In Claremore, Oklahoma, a statue honors a famous American, Will Rogers. Will Rogers was born in Claremore. He became a popular actor, radio broadcaster and newspaper writer in the nineteen twenties and thirties.

We pass through many historic towns in Oklahoma. In Oklahoma City, we can visit the National Cowboy Hall of Fame and Western Heritage Center.

And in Clinton, we can stop at the Route 66 Museum. This official museum tells the complete history of the road and its importance to America.

(MUSIC: "Route 66"/Depeche Mode)


Now we drive through the northern part of Texas. The area is called the Texas Panhandle. We stop near the city of Amarillo to look at some unusual art that celebrates Route 66. Welcome to Cadillac Ranch.

A Cadillac is a large, costly automobile. Cadillac Ranch has ten of them half buried in the ground. A wealthy farmer and art collector named Stanley Marsh created Cadillac Ranch to honor America's roads.

Continuing west, we travel through the states of New Mexico and Arizona. We pass through some of the most beautiful country in the Southwest.

Petrified Forest National Park is one of the natural wonders of Arizona. Trees that are millions of years old have turned to stone in unusual shapes.

North of Route 66 is a desert known for its red and yellow sand and rocks. Its name is the Painted Desert.

(MUSIC: "Route 66"/John Mayer)


We continue on our trip, driving on a winding road up and down the Black Mountains. We arrive at Oatman, Arizona. Long ago, Oatman was a rich gold-mining town. Everyone left the town when the mining ended. Today Oatman still looks like it did in the past.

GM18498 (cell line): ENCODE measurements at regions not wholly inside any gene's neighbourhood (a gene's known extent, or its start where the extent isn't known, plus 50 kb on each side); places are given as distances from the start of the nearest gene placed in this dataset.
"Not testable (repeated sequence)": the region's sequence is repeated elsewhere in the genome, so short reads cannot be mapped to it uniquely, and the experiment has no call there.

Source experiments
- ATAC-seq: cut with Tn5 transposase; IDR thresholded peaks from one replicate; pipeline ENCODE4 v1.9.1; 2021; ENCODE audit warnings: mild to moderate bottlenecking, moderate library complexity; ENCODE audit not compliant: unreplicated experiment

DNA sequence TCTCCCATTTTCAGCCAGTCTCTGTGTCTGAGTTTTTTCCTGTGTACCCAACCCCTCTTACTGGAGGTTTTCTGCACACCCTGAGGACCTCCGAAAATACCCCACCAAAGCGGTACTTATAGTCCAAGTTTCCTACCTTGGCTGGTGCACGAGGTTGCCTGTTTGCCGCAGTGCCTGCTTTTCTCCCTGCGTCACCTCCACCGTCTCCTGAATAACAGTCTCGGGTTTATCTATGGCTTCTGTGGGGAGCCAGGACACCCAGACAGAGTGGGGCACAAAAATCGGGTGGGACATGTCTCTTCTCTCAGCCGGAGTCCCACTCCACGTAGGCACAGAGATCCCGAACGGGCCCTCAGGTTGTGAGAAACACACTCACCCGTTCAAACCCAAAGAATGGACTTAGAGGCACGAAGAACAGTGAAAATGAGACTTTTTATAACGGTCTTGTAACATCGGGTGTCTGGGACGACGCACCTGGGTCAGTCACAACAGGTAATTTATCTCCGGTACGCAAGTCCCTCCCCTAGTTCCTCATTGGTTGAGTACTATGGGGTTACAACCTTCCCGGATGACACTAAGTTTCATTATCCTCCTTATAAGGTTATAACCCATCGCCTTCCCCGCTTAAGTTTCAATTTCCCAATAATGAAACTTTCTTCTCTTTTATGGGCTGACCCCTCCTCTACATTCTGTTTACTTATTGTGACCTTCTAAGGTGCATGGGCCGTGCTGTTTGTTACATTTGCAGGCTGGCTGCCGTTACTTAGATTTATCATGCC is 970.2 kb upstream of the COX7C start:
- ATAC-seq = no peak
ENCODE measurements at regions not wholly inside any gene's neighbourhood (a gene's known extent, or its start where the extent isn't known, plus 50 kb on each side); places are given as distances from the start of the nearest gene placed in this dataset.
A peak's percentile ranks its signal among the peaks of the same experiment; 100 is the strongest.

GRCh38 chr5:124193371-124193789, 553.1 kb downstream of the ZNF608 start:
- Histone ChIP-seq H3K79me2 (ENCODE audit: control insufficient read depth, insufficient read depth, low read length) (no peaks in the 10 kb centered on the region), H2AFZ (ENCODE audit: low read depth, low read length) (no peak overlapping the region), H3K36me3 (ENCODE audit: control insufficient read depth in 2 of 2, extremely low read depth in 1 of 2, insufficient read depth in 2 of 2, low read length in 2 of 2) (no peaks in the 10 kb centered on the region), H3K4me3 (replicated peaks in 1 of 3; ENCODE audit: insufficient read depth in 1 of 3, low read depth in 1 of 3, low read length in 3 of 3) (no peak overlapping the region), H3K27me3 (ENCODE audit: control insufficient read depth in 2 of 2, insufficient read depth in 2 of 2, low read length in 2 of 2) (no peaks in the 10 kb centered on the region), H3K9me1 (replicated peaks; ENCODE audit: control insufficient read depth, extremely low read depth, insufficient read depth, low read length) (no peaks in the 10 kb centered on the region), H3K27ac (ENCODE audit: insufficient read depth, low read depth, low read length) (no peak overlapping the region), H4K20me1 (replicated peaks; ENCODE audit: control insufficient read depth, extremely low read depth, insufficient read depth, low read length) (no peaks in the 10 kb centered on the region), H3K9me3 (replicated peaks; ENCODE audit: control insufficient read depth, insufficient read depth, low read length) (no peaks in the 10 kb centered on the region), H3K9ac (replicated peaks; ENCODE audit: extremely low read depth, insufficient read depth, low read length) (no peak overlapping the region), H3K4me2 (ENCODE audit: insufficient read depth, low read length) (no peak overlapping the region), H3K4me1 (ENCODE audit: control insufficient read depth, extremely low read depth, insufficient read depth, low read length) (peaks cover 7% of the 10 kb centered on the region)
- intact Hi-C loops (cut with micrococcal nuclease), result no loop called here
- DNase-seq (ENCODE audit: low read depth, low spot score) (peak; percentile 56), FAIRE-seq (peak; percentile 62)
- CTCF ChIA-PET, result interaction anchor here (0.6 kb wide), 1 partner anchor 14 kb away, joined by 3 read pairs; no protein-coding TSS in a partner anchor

Now we enter California. We pass through the Mojave Desert, some mountains and several interesting towns. The old highway gets lost among the modern road systems of Los Angeles.

"End of the Trail" sign for Route 66 on the Santa Monica Pier. Last November the Route 66 Alliance, a preservation group, officially named the pier as the western terminus. The exact end point of the historic roadway had been in question.

Finally, we arrive at the Pacific Ocean in the city of Santa Monica. Our trip ends. We watch the tide come in, and thank Route 66 for the ride.

(MUSIC: "Route 66"/Buckwheat Zydeco)


Our program was written by Jerilyn Watson and Shelley Gollust. Caty Weaver was our producer. I'm Barbara Klein.


And I'm Steve Ember. You can listen to this show and read a transcript at 21voa.com. You can also get the names of all the artists you just heard singing versions of "Route 66." And we hope you can join us again next week for THIS IS AMERICA in VOA Special English.